|US20080017204 *||Jul 11, 2007||Jan 24, 2008||Philip Morris Usa Inc.||Smoking article with impaction filter segment|
|US20080035162 *||Aug 7, 2007||Feb 14, 2008||Philip Morris Usa Inc.||Smoking article with single piece restrictor and chamber|
|US20080163877 *||Dec 18, 2007||Jul 10, 2008||Philip Morris Usa Inc.||Smoking article with concentric hollow core in tobacco rod and capsule containing flavorant and aerosol forming agents in the filter system|
|US20080216848 *||Mar 6, 2008||Sep 11, 2008||Philip Morris Usa Inc.||Smoking article filter with annular restrictor and downstream ventilation|
|US20080216850 *||Mar 5, 2008||Sep 11, 2008||Philip Morris Usa Inc.||Restrictor attachment for unfiltered smoking article|
|US20080216851 *||Mar 7, 2008||Sep 11, 2008||Philip Morris Usa Inc.||Smoking articles with restrictor and aerosol former|
|US20080216853 *||Mar 7, 2008||Sep 11, 2008||Philip Morris Usa Inc.||Smoking article with open ended filter and restrictor|
|US20110083675 *||Apr 14, 2011||Philip Morris Usa Inc.||Smoking article with valved restrictor|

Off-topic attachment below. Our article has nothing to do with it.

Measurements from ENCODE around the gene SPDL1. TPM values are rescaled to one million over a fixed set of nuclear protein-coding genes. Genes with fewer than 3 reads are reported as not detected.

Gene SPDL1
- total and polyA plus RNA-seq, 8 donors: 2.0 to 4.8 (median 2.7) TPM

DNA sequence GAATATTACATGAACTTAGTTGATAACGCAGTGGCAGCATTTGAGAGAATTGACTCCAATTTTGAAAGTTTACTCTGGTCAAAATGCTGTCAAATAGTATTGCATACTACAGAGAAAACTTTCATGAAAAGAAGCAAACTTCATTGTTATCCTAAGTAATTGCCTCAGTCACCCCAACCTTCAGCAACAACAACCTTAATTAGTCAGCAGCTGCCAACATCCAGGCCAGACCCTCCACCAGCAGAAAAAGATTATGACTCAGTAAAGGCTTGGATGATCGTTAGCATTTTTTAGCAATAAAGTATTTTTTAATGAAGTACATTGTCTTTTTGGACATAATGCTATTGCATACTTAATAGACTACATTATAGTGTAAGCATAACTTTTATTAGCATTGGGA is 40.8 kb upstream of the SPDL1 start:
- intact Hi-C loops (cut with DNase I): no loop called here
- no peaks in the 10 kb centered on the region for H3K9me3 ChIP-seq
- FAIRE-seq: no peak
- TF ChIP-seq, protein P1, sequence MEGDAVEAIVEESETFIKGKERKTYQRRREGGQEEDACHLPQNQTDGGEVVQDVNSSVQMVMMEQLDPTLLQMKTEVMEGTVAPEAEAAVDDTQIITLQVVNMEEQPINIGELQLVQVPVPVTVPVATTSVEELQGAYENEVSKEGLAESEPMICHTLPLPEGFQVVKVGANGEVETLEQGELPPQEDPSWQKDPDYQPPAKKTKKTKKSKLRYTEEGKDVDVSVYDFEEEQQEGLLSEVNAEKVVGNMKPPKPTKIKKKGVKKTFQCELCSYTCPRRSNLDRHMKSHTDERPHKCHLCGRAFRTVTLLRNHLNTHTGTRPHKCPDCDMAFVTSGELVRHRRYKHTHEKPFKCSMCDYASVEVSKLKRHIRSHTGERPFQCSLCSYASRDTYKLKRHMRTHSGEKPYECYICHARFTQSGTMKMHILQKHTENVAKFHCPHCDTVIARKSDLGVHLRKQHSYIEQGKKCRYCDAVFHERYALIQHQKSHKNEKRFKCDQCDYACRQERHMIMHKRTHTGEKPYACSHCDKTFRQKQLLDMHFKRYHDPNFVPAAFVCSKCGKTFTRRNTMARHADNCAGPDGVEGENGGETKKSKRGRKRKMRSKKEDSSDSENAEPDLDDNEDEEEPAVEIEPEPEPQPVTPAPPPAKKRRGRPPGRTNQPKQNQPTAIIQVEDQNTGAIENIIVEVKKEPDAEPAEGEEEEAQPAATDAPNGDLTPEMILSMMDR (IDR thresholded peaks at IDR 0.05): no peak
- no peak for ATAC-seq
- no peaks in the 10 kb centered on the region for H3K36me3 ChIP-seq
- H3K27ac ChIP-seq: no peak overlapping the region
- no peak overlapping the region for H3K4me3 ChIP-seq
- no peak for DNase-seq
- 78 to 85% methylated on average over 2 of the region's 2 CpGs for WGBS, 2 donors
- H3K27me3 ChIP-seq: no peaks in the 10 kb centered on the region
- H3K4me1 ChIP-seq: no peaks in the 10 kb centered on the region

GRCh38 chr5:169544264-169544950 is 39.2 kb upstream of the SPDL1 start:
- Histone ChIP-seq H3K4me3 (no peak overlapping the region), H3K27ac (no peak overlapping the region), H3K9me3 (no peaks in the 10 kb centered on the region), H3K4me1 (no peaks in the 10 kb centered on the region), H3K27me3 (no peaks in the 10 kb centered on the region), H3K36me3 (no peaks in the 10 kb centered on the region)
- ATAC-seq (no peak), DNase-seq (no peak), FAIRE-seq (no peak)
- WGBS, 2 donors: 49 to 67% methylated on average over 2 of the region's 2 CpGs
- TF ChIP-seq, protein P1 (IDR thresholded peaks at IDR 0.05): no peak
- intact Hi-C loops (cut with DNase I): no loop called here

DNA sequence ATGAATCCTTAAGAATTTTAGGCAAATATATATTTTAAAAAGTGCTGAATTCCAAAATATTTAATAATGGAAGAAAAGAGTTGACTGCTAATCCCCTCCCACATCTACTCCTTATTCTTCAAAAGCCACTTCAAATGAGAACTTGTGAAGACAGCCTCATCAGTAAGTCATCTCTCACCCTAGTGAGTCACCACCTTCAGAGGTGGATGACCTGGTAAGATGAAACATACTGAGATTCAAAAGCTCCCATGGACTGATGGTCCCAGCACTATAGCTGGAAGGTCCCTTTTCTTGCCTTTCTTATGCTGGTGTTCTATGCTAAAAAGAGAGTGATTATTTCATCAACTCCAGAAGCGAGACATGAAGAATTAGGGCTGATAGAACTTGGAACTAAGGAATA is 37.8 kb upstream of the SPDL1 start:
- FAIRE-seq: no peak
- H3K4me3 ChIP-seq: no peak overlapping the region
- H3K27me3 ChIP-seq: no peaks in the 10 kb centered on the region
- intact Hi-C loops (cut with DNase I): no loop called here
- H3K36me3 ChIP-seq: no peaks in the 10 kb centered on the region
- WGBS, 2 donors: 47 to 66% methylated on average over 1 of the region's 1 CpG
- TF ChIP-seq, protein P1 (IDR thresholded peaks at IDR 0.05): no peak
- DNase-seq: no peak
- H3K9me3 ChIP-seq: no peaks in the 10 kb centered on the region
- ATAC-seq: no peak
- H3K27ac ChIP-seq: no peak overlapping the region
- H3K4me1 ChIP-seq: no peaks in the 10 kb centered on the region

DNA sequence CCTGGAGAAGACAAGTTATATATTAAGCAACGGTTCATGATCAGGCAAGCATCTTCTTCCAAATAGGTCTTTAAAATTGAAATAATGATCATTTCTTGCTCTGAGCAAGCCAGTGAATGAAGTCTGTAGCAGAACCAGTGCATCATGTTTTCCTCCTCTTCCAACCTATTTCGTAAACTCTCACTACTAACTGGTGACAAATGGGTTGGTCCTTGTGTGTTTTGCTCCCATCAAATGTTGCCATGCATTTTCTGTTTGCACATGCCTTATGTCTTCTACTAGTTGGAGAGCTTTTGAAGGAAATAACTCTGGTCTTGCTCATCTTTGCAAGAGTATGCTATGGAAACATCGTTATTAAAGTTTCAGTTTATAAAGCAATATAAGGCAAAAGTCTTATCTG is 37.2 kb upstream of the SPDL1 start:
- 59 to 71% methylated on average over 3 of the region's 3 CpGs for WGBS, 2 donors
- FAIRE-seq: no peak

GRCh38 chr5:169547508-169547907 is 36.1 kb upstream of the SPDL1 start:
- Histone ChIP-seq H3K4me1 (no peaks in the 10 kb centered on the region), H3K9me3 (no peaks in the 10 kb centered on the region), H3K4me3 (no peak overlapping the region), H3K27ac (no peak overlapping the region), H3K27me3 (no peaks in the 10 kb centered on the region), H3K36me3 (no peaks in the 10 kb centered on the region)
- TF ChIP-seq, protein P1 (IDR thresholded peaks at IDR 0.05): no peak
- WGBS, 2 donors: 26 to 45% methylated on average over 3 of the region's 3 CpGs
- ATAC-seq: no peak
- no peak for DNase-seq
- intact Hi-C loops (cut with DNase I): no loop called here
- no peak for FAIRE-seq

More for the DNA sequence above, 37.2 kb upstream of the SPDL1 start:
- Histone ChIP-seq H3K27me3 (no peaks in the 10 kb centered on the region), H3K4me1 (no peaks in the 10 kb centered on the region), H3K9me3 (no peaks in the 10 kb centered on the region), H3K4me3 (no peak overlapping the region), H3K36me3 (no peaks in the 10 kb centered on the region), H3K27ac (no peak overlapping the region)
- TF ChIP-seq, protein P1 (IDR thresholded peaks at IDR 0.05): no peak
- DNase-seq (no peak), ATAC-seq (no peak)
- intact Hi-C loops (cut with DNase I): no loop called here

|US20110083687 *||Oct 9, 2009||Apr 14, 2011||Philip Morris Usa Inc.||Cigarette filter to reduce smoke deliveries in later puffs|
|US20110088704 *||Oct 15, 2009||Apr 21, 2011||Philip Morris Usa Inc.||Enhanced subjective activated carbon cigarette|
|US20110088707 *||Oct 15, 2009||Apr 21, 2011||Philip Morris Usa Inc.||Smoking article having exothermal catalyst downstream of fuel element|
|US20130019888 *||Sep 25, 2012||Jan 24, 2013||Japan Tobacco Inc.||Smoking article|
|DE3827460A1 *||Aug 8, 1988||Mar 29, 1990||Anna Wellhausen||Reform cigarette|
|DE3938336A1 *||Nov 17, 1989||Jun 13, 1990||Brown & Williamson Tobacco||Rauchartikel|